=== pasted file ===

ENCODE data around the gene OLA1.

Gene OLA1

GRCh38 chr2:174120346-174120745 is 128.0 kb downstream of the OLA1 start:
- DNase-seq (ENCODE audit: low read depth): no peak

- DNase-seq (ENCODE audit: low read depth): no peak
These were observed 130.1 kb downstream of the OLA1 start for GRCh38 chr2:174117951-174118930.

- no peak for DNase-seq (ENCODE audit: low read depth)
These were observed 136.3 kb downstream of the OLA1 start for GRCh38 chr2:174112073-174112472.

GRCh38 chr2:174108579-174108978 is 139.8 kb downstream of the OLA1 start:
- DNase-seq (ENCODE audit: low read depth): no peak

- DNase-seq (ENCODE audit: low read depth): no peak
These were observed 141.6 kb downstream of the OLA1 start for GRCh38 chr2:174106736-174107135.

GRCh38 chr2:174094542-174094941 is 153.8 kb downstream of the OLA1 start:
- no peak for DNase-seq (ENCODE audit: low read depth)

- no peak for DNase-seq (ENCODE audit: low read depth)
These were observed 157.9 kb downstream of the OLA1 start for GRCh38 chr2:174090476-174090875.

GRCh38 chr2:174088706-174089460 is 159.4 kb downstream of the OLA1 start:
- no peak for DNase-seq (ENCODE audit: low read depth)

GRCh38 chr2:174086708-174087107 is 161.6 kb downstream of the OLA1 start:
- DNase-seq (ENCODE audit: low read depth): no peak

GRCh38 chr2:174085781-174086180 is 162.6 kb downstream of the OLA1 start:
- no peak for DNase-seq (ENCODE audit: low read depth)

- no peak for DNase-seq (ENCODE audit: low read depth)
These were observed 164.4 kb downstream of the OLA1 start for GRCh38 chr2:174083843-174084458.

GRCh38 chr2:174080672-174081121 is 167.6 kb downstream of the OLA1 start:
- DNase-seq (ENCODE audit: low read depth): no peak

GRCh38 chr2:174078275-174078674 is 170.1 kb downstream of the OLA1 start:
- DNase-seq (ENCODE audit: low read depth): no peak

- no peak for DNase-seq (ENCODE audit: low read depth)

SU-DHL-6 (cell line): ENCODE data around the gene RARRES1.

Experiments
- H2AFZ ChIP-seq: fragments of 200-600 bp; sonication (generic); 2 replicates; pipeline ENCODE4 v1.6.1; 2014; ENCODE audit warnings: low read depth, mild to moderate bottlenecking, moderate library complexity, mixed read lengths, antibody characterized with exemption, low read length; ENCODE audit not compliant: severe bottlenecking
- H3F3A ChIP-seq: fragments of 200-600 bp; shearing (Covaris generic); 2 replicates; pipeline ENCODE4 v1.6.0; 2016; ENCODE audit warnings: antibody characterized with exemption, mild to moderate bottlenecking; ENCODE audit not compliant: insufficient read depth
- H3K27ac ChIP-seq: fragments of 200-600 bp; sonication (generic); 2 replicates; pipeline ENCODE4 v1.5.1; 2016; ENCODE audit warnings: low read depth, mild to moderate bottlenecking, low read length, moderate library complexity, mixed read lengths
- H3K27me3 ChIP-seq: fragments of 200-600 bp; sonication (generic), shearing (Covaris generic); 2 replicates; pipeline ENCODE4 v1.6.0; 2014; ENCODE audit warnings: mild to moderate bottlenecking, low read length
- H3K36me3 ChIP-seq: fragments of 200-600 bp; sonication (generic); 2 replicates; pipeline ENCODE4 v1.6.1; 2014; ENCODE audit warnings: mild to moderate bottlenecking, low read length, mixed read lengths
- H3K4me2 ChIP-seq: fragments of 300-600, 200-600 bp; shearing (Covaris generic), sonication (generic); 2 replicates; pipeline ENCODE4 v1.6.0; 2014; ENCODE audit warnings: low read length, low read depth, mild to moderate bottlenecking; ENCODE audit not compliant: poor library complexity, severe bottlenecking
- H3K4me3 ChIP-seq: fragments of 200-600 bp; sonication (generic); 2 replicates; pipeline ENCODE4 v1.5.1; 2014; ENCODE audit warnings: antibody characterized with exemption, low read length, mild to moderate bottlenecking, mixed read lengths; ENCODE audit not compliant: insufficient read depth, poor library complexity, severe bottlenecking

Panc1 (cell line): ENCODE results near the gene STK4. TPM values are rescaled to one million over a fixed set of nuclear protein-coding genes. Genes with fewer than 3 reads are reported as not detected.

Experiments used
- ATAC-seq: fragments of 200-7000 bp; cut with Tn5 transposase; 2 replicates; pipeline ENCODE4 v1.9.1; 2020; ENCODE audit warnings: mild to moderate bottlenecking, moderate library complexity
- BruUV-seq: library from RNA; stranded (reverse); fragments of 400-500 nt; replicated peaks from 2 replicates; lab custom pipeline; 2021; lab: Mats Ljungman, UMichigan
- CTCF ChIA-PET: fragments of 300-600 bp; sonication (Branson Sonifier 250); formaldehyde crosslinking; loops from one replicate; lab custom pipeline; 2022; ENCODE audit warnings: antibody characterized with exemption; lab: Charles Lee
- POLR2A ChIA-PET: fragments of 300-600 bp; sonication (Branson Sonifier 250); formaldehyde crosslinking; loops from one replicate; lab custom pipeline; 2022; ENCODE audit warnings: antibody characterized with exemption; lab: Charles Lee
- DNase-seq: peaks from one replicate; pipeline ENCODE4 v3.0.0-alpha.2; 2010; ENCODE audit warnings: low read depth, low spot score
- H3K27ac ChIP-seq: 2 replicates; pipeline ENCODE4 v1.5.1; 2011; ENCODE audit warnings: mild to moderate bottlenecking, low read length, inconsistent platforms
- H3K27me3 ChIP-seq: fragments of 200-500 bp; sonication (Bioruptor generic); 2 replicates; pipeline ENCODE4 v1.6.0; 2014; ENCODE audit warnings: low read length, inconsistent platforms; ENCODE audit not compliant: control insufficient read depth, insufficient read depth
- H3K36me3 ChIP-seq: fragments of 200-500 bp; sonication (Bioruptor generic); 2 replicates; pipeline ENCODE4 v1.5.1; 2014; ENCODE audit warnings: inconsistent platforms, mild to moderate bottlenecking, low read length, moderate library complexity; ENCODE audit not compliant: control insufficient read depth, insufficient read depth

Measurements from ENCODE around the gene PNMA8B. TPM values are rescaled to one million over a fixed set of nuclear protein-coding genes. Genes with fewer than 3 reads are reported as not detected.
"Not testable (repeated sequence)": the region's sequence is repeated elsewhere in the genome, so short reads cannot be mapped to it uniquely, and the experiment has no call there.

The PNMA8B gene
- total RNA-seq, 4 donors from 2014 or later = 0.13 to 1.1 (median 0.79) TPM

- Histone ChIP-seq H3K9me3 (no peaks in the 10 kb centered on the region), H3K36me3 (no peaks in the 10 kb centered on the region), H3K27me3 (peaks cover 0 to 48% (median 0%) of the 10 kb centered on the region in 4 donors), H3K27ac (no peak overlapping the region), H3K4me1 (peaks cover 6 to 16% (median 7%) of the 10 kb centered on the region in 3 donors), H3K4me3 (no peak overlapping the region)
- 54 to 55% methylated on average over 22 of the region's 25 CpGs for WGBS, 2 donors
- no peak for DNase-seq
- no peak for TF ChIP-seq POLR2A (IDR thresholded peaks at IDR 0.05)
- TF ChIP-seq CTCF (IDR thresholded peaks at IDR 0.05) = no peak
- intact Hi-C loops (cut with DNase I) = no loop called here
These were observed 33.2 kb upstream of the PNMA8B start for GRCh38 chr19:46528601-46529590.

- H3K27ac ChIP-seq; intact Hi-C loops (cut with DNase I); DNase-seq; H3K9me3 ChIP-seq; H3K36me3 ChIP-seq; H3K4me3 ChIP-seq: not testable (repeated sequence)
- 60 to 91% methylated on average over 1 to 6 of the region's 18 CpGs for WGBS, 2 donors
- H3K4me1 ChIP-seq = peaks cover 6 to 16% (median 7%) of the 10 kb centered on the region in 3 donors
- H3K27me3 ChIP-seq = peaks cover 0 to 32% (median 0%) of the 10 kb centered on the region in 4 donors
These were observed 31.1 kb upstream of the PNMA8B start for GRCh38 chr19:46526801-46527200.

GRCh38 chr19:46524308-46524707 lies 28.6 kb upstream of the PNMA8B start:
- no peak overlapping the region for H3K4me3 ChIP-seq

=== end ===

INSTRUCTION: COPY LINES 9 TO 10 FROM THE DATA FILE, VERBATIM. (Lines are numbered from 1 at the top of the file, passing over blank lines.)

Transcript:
GRCh38 chr2:174108579-174108978 is 139.8 kb downstream of the OLA1 start:
- DNase-seq (ENCODE audit: low read depth): no peak